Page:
For the Disability Period, the ALJ found that Plaintiff had the residual functional capacity (“RFC”) to perform sedentary work as defined in 20 CFR 404.1567(a) except that he could never climb ladders, ropes, or scaffolds, could only occasionally balance, stoop, kneel, crouch, crawl, and climb stairs or ramps. (R. 18.) Additionally, the ALJ found that Plaintiff could frequently handle and finger, bilaterally, although he should avoid concentrated exposure to extreme cold and humidity. (Id.) At step four, the ALJ further found that Plaintiff was unable to perform any past relevant work through the date last insured. (R. 22.) The ALJ noted that although the vocational expert testified that the Plaintiff had past worked as a delivery truck driver, which is semi-skilled and generally performed at the medium exertional level, Plaintiff described performing his role at the heavy exertional level. (R. 22.) Because of Plaintiff's residual functional capacity assessment, the ALJ concluded that Plaintiff was unable to perform past relevant work. (Id.) At step five, the ALJ determined that, considering the Plaintiff's age, education, work experience, and RFC, there were jobs that existed in significant numbers in the national economy that Plaintiff could have performed through the date last insured. (Id.) Therefore, the Plaintiff was not disabled at any time from the alleged onset date through the date last insured. (R. 23.) According to the ALJ and based on the testimony of the vocational expert, Plaintiff was capable of making a successful adjustment to other work that existed in significant numbers in the national economy. (Id.)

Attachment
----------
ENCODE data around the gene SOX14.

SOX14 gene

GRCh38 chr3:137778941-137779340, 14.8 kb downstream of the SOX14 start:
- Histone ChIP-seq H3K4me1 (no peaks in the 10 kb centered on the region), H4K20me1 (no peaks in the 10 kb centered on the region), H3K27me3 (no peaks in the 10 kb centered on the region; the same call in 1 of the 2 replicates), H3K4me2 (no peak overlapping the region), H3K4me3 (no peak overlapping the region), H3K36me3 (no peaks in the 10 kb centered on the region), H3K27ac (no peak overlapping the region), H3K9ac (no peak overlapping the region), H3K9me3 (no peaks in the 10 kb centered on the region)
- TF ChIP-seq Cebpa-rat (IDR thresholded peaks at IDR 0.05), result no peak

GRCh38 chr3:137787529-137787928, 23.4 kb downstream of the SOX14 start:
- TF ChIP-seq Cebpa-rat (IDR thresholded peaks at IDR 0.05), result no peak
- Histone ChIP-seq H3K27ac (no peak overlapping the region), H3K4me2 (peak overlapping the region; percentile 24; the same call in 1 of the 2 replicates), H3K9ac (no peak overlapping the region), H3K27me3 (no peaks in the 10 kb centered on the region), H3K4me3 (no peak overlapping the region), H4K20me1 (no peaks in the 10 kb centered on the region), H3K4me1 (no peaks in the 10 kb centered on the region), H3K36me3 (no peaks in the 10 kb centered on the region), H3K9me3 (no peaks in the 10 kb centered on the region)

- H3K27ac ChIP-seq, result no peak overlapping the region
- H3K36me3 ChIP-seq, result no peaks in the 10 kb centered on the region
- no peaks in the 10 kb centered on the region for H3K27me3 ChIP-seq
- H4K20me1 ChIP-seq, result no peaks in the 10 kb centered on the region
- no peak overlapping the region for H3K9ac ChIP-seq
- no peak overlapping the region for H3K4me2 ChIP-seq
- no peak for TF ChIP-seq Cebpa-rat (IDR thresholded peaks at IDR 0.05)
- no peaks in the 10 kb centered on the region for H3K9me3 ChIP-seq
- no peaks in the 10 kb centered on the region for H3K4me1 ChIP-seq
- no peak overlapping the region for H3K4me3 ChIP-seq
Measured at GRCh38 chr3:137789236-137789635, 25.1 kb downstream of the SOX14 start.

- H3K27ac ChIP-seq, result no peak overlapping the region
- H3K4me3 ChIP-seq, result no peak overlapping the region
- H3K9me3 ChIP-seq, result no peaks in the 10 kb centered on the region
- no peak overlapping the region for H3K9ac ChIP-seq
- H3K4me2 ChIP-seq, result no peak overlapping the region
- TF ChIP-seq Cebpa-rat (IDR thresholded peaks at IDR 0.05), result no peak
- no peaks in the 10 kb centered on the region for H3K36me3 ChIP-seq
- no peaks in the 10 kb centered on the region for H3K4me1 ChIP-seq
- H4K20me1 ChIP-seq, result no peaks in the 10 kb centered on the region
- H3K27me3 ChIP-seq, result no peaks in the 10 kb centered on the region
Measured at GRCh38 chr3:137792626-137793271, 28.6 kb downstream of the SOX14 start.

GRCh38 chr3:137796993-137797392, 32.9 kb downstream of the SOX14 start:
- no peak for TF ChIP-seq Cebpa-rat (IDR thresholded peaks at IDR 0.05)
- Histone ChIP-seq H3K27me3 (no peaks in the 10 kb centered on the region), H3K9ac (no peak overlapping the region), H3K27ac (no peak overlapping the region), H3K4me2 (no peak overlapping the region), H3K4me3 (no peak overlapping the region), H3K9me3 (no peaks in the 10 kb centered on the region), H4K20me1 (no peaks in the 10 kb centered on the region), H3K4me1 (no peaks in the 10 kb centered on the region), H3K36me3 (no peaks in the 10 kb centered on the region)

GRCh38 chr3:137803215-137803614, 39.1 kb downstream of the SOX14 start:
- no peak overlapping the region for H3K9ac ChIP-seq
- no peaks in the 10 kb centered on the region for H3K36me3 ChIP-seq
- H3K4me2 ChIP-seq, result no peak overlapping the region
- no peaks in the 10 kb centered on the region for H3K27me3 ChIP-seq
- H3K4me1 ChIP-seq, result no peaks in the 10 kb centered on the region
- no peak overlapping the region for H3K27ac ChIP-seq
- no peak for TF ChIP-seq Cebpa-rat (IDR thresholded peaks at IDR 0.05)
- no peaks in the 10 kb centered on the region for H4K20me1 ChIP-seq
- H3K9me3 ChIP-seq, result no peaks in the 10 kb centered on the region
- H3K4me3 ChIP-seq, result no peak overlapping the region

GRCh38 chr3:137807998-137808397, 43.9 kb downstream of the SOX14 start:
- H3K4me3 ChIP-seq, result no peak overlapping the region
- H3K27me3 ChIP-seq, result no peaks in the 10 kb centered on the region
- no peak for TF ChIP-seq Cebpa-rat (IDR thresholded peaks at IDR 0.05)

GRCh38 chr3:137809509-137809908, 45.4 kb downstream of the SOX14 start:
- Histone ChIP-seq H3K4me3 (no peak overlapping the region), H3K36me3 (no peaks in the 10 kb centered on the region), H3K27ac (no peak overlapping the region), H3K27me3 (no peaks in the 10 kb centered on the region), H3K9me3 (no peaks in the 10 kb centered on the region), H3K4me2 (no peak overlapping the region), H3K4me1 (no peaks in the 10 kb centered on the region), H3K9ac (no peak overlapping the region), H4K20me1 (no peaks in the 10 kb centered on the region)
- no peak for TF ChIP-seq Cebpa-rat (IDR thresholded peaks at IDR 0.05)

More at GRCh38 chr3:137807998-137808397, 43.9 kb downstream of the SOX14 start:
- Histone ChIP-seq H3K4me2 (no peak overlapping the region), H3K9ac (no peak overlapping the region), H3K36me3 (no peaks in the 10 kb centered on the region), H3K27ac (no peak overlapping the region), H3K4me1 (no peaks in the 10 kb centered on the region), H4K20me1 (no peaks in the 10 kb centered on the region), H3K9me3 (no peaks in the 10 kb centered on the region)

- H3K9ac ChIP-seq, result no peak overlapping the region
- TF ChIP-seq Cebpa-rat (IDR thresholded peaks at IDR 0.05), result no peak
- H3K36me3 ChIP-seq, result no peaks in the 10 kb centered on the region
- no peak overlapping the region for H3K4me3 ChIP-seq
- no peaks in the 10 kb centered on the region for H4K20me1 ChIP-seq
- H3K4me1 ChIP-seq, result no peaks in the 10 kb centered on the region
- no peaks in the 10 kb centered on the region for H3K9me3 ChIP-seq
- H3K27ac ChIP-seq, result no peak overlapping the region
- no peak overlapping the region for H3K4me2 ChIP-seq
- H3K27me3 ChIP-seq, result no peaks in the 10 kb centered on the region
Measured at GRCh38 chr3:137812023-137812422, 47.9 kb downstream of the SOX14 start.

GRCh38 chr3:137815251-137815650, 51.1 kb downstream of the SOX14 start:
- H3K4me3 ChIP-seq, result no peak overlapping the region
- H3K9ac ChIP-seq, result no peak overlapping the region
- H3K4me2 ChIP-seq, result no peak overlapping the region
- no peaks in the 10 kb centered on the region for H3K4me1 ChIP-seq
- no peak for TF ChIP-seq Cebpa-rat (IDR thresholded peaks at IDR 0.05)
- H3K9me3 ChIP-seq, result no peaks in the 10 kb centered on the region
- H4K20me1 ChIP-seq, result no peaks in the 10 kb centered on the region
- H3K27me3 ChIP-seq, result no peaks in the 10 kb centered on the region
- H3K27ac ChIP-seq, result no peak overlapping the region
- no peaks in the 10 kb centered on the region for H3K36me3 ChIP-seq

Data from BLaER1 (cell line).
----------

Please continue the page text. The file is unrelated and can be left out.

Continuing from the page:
II. Social Security Regulations and Standard of Review

         The Social Security Act requires all applicants to prove they are disabled as of their date last insured to be eligible for disability insurance benefits. ALJs are required to follow a sequential five-step test to assess whether a claimant is legally disabled. The ALJ must determine: (1) whether the claimant is currently engaged in substantial gainful activity; (2) whether the claimant has a severe impairment; and (3) whether the severe impairment meets or equals one considered conclusively disabling such that the claimant is impeded from performing basic work-related activities. 20 C.F.R. § 404.1520; 20 C.F.R. § 416.920(a)(4)(i)-(v). If the impairment(s) does meet or equal this standard, the inquiry is over and the claimant is disabled. 20 C.F.R. § 416.920(a)(4). If not, the evaluation continues and the ALJ must determine (4) whether the claimant is capable of performing his past relevant work. Cannon v. Harris, 651 F.2d 513, 517 (7th Cir. 1981). If not, the ALJ must (5) consider the claimant's age, education, and prior work experience and evaluate whether she is able to engage in another type of work existing in a significant number of jobs in the national economy. Id. At the fourth and fifth steps of the inquiry, the ALJ is required to evaluate the claimant's RFC in ...